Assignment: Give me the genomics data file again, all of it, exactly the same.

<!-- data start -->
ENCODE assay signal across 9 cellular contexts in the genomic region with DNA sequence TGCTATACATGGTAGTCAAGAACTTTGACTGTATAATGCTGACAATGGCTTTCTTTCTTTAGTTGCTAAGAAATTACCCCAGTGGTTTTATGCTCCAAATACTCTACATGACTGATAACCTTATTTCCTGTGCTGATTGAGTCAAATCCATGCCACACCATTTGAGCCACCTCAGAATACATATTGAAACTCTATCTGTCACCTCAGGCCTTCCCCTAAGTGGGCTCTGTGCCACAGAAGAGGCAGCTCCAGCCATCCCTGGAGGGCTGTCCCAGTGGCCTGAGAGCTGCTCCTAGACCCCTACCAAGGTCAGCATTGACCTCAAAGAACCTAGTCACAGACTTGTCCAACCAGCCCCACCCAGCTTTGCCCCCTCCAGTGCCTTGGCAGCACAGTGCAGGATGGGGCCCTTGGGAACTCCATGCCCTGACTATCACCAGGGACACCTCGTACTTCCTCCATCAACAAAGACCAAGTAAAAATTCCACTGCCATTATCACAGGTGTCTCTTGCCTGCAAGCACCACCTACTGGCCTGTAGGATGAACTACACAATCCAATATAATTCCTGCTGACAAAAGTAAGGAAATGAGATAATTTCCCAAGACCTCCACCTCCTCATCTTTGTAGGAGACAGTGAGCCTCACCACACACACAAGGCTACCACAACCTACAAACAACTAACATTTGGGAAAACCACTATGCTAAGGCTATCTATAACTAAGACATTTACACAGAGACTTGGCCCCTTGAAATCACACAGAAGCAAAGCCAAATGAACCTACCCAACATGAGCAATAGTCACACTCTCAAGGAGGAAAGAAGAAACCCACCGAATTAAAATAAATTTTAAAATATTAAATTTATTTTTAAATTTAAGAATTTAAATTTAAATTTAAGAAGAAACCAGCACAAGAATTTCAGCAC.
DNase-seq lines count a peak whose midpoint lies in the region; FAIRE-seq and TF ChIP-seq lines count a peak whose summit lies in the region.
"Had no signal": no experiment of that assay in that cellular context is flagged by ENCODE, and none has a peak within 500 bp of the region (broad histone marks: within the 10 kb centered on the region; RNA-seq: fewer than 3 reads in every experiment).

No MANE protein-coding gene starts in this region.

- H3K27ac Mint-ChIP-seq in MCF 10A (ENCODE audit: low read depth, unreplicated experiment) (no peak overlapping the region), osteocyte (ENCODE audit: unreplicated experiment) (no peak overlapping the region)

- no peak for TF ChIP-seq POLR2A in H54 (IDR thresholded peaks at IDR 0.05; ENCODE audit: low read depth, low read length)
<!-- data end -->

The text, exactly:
ENCODE assay signal across 9 cellular contexts in the genomic region with DNA sequence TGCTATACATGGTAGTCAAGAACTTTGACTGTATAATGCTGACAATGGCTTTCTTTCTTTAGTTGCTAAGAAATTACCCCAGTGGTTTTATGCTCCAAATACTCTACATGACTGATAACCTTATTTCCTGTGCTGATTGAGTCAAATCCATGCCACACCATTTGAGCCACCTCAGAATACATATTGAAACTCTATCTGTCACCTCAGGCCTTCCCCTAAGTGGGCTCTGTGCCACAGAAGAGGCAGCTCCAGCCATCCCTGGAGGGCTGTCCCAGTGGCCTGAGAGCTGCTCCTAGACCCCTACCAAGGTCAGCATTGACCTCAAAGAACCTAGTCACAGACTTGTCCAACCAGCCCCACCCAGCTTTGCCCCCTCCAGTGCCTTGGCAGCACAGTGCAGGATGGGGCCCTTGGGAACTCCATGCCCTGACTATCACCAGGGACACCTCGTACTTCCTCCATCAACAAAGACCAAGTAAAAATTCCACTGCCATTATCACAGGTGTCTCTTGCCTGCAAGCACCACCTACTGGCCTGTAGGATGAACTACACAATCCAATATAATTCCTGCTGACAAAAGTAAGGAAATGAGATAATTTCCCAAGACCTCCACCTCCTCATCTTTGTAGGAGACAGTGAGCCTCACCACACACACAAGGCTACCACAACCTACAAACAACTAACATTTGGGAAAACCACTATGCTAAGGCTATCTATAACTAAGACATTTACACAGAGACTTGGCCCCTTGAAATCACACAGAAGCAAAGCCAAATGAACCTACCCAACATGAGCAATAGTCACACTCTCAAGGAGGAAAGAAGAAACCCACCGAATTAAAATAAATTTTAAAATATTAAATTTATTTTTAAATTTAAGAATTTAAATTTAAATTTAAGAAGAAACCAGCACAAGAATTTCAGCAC.
DNase-seq lines count a peak whose midpoint lies in the region; FAIRE-seq and TF ChIP-seq lines count a peak whose summit lies in the region.
"Had no signal": no experiment of that assay in that cellular context is flagged by ENCODE, and none has a peak within 500 bp of the region (broad histone marks: within the 10 kb centered on the region; RNA-seq: fewer than 3 reads in every experiment).

No MANE protein-coding gene starts in this region.

- H3K27ac Mint-ChIP-seq in MCF 10A (ENCODE audit: low read depth, unreplicated experiment) (no peak overlapping the region), osteocyte (ENCODE audit: unreplicated experiment) (no peak overlapping the region)

- no peak for TF ChIP-seq POLR2A in H54 (IDR thresholded peaks at IDR 0.05; ENCODE audit: low read depth, low read length)